Analyst independence is the ability of equity research analysts to provide its customers with fair and accurate opinions about the health of a given company or predictions about its future share price performance without fear of reprisal from the companies which they are grading. Many analysts are afraid to produce negative reports about companies because the companies may retaliate by not including their firm in potentially lucrative offerings. Maintaining a buy rating on stock after it has fallen is not in it and of itself a sign that an analysts independence has been compromised. If an analysts strongly believes that a firms underlying fundamentals are good and expects its share price to rebound, then there is nothing wrong with maintaining a buy rating on a stock whos share price is fallen., In fact the analyst may argue that it is an even better time to accumulate shares, as the stock may be cheap relative to its earnings or its peers. Analysts who recommend tech stocks of the broader market do not necessarily lack independence. In spite of the recent market volatility as well as the tech stock crash of the early 2000’s, conventional investment wisdom still recommends investing in the stock market and tech stocks. However most analysts are eternal optimists (after all people want to believe there is always a bull market because most people are long the stock market) and therefore one should take any research analysis with a grain of salt.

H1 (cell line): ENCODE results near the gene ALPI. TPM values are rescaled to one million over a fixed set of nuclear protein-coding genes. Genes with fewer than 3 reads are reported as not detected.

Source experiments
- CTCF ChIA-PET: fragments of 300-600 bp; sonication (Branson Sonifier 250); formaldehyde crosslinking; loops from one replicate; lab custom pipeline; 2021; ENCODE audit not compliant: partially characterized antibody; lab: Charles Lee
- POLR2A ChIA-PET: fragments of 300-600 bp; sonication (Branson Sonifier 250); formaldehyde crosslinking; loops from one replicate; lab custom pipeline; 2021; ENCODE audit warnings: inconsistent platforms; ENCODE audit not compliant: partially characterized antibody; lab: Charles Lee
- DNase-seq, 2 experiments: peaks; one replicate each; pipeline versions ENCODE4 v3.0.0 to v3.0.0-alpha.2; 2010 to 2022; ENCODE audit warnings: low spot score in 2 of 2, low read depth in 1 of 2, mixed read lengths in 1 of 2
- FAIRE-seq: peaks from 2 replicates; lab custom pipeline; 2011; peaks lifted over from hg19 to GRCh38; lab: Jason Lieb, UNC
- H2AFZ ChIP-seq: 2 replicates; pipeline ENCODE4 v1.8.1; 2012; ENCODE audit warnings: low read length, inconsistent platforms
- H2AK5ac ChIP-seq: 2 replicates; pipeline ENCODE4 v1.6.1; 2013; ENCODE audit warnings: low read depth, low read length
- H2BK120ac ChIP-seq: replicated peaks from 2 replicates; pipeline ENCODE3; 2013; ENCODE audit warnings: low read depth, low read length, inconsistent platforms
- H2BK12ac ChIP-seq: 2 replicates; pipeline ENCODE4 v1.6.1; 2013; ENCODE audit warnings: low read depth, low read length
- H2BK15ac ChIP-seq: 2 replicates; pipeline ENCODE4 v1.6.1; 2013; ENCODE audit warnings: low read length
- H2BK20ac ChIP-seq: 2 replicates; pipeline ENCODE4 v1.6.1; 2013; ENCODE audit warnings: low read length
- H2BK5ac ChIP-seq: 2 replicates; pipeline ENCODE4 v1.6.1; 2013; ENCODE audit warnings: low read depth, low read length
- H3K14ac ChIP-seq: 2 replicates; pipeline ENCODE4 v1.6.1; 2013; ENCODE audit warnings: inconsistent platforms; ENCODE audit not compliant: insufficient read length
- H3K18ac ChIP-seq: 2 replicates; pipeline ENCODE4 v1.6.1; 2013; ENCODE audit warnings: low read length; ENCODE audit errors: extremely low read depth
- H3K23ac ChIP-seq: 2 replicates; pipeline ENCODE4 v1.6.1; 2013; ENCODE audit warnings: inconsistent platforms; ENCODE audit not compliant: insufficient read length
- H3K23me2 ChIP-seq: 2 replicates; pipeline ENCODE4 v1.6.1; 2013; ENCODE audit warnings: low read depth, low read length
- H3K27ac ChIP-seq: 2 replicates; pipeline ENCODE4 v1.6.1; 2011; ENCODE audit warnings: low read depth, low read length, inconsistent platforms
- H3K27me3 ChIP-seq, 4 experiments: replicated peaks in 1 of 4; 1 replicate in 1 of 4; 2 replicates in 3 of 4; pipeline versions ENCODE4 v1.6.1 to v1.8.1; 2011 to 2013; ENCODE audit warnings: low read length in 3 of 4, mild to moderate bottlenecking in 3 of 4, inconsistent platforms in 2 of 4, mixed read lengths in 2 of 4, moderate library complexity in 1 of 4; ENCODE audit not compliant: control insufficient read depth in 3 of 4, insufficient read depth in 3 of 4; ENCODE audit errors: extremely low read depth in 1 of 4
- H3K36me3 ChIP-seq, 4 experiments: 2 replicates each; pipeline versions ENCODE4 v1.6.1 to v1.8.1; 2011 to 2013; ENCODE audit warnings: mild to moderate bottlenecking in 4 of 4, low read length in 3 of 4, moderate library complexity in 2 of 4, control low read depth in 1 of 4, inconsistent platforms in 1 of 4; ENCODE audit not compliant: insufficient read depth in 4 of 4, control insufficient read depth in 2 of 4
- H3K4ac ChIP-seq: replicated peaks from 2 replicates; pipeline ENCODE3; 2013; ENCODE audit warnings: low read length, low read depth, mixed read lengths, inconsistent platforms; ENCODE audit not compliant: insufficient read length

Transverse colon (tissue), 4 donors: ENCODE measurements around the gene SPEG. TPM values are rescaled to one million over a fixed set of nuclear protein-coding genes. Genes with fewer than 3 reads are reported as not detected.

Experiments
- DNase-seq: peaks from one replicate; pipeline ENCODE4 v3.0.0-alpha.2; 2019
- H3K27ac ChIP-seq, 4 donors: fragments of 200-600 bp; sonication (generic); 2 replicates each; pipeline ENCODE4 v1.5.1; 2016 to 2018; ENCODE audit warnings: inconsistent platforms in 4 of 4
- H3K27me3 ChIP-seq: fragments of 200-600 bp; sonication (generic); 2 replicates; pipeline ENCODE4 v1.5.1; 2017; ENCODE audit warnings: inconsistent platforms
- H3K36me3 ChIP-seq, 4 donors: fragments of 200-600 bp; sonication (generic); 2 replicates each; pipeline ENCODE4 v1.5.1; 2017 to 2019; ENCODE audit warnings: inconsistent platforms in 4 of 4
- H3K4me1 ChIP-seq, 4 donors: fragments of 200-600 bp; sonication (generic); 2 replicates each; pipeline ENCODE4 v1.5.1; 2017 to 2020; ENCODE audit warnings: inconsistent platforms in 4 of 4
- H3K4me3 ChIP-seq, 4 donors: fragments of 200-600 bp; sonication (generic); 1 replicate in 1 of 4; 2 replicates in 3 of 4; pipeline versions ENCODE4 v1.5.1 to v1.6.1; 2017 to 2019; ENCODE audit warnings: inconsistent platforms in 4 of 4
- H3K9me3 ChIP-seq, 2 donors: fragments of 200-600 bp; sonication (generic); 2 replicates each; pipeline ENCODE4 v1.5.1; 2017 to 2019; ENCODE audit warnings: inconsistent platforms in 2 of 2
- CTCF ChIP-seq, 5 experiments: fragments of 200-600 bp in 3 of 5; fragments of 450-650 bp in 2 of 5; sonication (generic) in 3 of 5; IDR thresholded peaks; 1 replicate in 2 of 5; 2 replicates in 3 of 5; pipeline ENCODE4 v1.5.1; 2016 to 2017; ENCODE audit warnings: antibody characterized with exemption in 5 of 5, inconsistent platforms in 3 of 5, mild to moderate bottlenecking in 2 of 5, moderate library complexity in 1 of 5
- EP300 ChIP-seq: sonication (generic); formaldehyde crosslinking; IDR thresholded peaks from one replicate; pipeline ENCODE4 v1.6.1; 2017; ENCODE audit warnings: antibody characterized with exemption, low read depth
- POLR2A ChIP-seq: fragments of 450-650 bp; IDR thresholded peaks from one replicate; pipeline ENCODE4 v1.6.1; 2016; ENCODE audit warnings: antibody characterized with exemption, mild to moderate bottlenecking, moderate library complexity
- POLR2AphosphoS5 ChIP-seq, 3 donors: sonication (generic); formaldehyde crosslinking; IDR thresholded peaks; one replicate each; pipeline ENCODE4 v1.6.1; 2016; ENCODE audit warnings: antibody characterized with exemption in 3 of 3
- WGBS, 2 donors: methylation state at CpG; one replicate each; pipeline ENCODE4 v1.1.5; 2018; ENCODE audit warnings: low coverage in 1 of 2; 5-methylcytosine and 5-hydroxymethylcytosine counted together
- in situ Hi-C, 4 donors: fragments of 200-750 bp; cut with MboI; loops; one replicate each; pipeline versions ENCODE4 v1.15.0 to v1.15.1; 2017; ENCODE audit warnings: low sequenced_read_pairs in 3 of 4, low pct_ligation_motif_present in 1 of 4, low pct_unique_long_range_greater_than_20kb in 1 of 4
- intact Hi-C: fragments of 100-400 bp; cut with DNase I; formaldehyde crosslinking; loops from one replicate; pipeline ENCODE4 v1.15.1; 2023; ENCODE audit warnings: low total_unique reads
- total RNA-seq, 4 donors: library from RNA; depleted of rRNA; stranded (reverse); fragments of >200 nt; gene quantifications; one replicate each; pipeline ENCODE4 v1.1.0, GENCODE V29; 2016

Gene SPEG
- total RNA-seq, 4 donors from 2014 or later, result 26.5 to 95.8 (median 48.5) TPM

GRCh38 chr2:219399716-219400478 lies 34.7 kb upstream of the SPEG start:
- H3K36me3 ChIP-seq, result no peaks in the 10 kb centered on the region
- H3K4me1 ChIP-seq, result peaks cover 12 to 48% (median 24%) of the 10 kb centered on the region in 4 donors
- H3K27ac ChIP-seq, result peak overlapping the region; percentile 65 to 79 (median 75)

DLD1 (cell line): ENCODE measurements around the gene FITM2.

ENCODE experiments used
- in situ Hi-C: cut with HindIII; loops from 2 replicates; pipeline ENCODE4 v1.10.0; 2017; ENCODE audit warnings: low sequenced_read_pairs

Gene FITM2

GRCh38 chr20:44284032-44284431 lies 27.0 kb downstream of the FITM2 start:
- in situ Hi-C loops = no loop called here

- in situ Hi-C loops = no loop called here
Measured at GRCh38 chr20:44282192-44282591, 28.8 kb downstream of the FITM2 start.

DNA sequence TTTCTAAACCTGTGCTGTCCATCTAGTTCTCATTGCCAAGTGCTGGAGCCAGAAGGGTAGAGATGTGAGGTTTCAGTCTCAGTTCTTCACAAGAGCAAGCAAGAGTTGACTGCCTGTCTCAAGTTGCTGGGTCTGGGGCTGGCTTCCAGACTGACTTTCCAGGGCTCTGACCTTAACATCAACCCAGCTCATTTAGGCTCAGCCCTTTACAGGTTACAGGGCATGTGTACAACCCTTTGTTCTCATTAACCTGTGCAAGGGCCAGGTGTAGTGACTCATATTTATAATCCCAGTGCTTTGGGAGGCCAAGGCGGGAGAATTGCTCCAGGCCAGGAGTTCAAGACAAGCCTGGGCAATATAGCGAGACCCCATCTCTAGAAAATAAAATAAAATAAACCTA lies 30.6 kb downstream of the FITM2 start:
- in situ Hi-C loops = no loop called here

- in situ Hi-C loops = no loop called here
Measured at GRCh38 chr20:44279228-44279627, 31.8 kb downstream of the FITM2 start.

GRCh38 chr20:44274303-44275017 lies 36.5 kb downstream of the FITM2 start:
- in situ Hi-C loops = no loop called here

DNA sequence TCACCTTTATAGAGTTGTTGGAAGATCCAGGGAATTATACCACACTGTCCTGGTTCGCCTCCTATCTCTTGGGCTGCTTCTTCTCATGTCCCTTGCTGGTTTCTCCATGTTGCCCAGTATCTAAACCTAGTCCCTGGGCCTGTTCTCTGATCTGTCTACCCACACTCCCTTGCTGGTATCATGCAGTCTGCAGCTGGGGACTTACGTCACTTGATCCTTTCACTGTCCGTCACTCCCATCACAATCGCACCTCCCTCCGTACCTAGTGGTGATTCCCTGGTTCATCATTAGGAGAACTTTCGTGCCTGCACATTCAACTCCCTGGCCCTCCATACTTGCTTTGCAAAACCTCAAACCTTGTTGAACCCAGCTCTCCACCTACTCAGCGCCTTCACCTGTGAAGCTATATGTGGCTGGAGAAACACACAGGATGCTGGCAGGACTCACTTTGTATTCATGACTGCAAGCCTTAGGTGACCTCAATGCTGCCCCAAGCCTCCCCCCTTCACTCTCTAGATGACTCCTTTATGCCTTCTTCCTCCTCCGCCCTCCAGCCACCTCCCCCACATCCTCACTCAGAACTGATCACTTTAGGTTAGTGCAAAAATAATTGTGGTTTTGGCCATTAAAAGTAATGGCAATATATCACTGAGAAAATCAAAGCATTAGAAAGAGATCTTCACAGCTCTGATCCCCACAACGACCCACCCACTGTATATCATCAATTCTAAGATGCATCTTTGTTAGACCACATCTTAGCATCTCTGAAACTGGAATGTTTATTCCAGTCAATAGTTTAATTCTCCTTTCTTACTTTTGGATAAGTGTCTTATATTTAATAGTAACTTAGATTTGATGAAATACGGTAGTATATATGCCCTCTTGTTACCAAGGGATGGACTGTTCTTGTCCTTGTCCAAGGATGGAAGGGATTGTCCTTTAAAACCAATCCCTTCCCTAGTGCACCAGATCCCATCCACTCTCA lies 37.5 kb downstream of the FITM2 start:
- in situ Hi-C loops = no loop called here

Peter Houghton’s memo basically states that if an analyst is thinking about downgrading a companies stock he must first notify the company so that they can try to convince them to reconsider. This of course opens the door for the company to try to strong arm the analyst into not downgrading its shares. Practically speaking it doesent make any difference weather they are making factual changes or are being coerced. Letting the...
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